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“I Destroyed Him Mentally”: Juan Pablo Montoya Reveals How He Attacked Michael Schumacher’s Brother’s ‘Credibility’

Nischay Rathore

“I Destroyed Him Mentally”: Juan Pablo Montoya Reveals How He Attacked Michael Schumacher’s Brother’s ‘Credibility'

Ralf Schumacher may not have won an F1 championship, but he was an excellent driver in his own right. Being the younger brother of the great Michael Schumacher, the comparisons were bound to happen. However, the younger Schumacher sibling carved out a place for himself. So much so that his former teammate-rival, Juan Pablo Montoya, sings his praise to this day. The Colombian was a wily fox, though. He kept his Williams teammate in check by playing “mind games”.

Montoya appeared on F1’s Beyond the Grid podcast‘s latest episode. As host Tom Clarkson asked him how good Ralf was, the seven-time race winner said, “Honestly, Ralf was so, so good! His speed… Oh my god, he was so quick! He played with me for so long. It was so annoying, it was so hard. The things he could do with the car over one lap, it was unreal!”

The tall praise led to Clarkson asking Montoya if he thought that Ralf never got the credibility he deserved. While the Colombian did not answer the question directly, he did name himself to be the reason for it. Montoya replied, “You know, what’s the problem is that I destroyed him mentally.”

In their first year together at Williams (2001), Ralf got the better of Montoya, finishing two places ahead in P4 with an 18-point margin. From the very next year onwards, the Colombian found a way to get ahead.

The duo developed an epic rivalry during their four years together. It came to a point that Montoya, at the 2003 French GP, verbally abused his engineers over the radio. He alleged his slow pitstop was intentional and crucial in gifting Ralf the race win.

All this while, Ralf was facing allegations of nepotism. Many believed he made his way into F1 courtesy of his champion brother. Incidentally, Montoya shared an iconic rivalry with Michael as well.

Juan Pablo Montoya emerged as a challenger to Michael Schumacher’s throne

Juan Pablo Montoya arrived in F1 with the reputation of a champion driver. Having honed his skills behind the wheel in America, Montoya won the 1999 Indy Car championship. The former Chip Ganassi racer got used to his Williams F1 car in no time.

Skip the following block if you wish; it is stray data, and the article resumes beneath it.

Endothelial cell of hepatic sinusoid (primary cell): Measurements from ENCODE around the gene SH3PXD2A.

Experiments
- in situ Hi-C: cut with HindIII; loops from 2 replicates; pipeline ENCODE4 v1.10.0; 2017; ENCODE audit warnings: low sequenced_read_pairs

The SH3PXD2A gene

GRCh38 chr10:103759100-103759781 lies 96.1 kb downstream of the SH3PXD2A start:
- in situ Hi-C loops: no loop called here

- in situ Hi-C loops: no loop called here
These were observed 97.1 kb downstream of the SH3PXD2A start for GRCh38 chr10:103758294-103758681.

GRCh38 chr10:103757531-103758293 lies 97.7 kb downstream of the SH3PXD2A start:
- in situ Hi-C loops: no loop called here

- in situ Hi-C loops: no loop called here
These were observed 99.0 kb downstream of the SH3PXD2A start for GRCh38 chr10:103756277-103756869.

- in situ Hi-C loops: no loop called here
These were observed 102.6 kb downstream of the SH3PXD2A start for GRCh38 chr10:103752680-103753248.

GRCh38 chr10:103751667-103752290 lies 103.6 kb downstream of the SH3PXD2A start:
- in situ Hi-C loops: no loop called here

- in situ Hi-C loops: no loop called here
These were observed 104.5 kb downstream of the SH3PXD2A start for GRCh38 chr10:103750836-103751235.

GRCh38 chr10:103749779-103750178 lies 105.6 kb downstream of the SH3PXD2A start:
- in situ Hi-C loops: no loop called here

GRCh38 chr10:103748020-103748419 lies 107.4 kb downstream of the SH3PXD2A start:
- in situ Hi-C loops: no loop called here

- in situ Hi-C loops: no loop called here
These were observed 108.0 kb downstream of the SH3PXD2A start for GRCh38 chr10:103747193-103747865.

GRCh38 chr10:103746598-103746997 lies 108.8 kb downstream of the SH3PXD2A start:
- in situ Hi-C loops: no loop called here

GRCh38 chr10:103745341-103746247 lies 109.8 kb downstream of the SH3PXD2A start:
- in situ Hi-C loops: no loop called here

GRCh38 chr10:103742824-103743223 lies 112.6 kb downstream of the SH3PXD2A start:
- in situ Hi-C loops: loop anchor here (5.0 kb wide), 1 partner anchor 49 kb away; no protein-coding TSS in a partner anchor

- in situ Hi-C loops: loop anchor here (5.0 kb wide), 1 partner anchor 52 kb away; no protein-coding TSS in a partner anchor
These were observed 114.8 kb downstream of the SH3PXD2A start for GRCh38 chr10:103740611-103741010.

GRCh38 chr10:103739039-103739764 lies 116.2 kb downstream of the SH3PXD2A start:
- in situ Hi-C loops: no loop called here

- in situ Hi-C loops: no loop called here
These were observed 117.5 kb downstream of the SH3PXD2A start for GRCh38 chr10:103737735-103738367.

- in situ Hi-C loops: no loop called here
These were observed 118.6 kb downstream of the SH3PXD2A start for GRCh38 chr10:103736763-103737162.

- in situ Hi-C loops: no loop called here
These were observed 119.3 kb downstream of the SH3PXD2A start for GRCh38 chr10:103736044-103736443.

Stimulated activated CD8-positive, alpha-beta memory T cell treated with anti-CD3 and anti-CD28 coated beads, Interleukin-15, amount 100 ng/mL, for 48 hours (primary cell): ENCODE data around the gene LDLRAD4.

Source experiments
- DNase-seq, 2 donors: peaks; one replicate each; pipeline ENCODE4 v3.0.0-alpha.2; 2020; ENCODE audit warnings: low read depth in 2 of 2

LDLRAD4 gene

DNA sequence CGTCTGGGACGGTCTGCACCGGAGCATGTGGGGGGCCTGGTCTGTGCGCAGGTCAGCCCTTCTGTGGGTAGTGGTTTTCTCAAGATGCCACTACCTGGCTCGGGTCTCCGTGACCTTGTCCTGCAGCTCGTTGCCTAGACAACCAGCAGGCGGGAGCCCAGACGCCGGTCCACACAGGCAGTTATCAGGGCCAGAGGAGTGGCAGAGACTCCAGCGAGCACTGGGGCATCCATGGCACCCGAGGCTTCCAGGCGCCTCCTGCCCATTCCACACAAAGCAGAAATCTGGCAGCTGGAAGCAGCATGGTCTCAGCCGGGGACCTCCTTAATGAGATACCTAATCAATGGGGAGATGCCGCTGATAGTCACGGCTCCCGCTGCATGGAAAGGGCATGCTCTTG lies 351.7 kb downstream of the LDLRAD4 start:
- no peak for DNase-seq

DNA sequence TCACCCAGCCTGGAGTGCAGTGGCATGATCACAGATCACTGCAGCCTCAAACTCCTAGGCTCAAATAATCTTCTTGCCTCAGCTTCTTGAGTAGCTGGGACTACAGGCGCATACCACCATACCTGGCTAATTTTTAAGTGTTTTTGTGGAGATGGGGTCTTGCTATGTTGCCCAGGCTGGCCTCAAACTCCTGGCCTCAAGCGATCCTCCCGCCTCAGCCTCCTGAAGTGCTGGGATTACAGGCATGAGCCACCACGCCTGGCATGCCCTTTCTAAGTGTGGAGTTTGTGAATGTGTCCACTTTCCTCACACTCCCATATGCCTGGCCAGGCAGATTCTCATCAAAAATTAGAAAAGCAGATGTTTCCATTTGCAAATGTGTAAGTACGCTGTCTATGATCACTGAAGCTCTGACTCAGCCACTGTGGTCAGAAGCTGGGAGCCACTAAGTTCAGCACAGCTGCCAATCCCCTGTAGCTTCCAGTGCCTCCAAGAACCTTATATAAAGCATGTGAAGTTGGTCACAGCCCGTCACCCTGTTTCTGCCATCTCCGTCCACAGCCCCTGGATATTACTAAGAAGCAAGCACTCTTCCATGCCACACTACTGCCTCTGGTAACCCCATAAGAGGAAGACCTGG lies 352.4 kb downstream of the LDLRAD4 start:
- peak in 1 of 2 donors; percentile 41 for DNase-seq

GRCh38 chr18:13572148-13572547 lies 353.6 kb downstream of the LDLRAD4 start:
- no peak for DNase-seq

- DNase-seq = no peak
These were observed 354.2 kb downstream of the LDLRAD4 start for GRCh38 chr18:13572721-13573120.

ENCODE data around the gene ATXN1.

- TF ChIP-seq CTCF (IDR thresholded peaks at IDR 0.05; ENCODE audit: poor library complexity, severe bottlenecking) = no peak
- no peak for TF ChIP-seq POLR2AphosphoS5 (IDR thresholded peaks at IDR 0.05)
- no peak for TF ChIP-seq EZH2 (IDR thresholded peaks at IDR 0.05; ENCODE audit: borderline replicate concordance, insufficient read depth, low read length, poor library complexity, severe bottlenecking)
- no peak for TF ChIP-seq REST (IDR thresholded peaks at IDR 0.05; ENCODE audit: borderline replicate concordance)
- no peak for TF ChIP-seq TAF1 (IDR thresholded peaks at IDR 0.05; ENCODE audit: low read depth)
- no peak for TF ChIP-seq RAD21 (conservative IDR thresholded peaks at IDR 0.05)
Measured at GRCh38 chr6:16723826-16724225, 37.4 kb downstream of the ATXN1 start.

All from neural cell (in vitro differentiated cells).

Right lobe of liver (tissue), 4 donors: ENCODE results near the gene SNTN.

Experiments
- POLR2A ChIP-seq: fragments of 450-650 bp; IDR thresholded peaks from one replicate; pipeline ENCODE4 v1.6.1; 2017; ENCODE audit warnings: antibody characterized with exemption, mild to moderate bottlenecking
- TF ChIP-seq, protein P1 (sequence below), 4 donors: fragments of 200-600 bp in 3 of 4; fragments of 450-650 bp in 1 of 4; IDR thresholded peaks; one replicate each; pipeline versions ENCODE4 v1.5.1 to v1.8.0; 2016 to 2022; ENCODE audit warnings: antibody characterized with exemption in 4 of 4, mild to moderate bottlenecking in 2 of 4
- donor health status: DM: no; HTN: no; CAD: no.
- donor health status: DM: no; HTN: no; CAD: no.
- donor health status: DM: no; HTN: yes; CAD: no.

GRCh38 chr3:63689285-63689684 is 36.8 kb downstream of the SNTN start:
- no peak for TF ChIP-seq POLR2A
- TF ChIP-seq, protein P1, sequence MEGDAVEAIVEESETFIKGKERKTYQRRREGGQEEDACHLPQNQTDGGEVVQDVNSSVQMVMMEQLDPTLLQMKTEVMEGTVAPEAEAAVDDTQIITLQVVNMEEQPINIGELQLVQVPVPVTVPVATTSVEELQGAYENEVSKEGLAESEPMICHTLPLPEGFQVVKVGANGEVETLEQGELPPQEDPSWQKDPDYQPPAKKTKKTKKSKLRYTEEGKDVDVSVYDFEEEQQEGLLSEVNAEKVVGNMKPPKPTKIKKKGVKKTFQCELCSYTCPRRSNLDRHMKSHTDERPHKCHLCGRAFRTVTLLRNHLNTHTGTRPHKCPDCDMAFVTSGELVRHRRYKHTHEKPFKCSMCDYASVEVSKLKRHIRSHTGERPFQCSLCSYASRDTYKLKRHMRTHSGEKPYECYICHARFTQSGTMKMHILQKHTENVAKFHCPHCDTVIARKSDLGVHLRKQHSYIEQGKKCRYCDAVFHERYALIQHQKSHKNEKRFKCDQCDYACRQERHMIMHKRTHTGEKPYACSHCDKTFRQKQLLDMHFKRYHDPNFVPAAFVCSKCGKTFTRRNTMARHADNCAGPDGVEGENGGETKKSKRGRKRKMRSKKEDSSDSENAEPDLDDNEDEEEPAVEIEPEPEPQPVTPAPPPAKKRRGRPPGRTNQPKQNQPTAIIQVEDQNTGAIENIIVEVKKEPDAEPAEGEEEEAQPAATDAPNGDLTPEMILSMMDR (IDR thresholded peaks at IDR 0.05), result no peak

In his second year in F1 (2002), the South American driver finished third in the championship. While champion Michael Schumacher finished miles ahead with 144 points, his Ferrari teammate Rubens Barrichello finished second with 77 points. Montoya was close behind with 50 points to his name.

The 2003 championship was a closely fought contest, though. While Montoya once again finished in P3, the gap to Michael wasn’t big. While the German finished the season with 93 points, Kimi Raikkonen was two points behind while the gap to Montoya was 11.

In 2005, neither driver was close to fighting for the championship. The rivalry, however, flourished. Schumacher, still driving for Ferrari, finished in P3 with 62 points. Montoya, a McLaren man now, finished a place behind with just two points between them. This was despite him missing out on two races owing to a fractured scapula.

Montoya had a strained relationship with McLaren team boss Ron Dennis. The 2006 car had massive understeer which did not please the former Indy champion.

McLaren ultimately decided not to renew Montoya’s contract for the 2007 season which led to him switching to NASCAR. His son, Sebastian, is currently competing in F3 with Campos Racing. Moreover, Sebastian is also a member of Red Bull’s junior team.

Post Edited By:Vidit Dhawan

About the author

Nischay Rathore

Nischay Rathore


Nischay Rathore is an F1 journalist at The SportsRush with over a thousand articles under his belt. An avid Ayrton Senna admirer, Nischay embarked on his sports journalism journey despite completing graduation in Law. When not covering the high-speed thrills of the pinnacle of motorsport, he can be seen enjoying crime thrillers and 90s gangster movies with a hearty bowl of buttery popcorn.

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